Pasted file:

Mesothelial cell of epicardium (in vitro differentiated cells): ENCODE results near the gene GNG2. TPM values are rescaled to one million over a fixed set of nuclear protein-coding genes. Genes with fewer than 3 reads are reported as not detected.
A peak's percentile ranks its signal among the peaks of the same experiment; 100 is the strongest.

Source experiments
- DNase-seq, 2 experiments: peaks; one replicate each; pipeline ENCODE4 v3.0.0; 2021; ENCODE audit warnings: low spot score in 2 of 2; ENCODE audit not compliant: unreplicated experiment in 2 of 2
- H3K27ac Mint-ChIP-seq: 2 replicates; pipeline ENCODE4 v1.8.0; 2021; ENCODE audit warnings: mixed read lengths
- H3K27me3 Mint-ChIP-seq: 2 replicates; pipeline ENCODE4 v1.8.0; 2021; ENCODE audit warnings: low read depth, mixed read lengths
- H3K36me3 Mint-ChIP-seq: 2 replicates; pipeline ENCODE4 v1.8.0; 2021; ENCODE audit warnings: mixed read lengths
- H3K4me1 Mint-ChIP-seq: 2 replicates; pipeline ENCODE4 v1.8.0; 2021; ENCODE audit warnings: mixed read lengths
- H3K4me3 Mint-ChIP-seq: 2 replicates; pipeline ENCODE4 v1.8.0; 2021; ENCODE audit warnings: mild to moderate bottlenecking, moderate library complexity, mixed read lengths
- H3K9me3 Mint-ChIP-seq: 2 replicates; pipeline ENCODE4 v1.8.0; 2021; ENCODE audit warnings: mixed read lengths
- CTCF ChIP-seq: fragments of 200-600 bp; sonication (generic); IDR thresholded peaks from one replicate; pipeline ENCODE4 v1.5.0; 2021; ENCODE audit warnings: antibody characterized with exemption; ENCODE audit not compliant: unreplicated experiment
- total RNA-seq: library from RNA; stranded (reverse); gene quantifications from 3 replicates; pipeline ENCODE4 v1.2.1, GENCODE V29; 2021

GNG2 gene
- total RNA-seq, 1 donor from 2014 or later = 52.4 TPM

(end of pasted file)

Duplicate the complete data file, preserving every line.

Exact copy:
Mesothelial cell of epicardium (in vitro differentiated cells): ENCODE results near the gene GNG2. TPM values are rescaled to one million over a fixed set of nuclear protein-coding genes. Genes with fewer than 3 reads are reported as not detected.
A peak's percentile ranks its signal among the peaks of the same experiment; 100 is the strongest.

Source experiments
- DNase-seq, 2 experiments: peaks; one replicate each; pipeline ENCODE4 v3.0.0; 2021; ENCODE audit warnings: low spot score in 2 of 2; ENCODE audit not compliant: unreplicated experiment in 2 of 2
- H3K27ac Mint-ChIP-seq: 2 replicates; pipeline ENCODE4 v1.8.0; 2021; ENCODE audit warnings: mixed read lengths
- H3K27me3 Mint-ChIP-seq: 2 replicates; pipeline ENCODE4 v1.8.0; 2021; ENCODE audit warnings: low read depth, mixed read lengths
- H3K36me3 Mint-ChIP-seq: 2 replicates; pipeline ENCODE4 v1.8.0; 2021; ENCODE audit warnings: mixed read lengths
- H3K4me1 Mint-ChIP-seq: 2 replicates; pipeline ENCODE4 v1.8.0; 2021; ENCODE audit warnings: mixed read lengths
- H3K4me3 Mint-ChIP-seq: 2 replicates; pipeline ENCODE4 v1.8.0; 2021; ENCODE audit warnings: mild to moderate bottlenecking, moderate library complexity, mixed read lengths
- H3K9me3 Mint-ChIP-seq: 2 replicates; pipeline ENCODE4 v1.8.0; 2021; ENCODE audit warnings: mixed read lengths
- CTCF ChIP-seq: fragments of 200-600 bp; sonication (generic); IDR thresholded peaks from one replicate; pipeline ENCODE4 v1.5.0; 2021; ENCODE audit warnings: antibody characterized with exemption; ENCODE audit not compliant: unreplicated experiment
- total RNA-seq: library from RNA; stranded (reverse); gene quantifications from 3 replicates; pipeline ENCODE4 v1.2.1, GENCODE V29; 2021

GNG2 gene
- total RNA-seq, 1 donor from 2014 or later = 52.4 TPM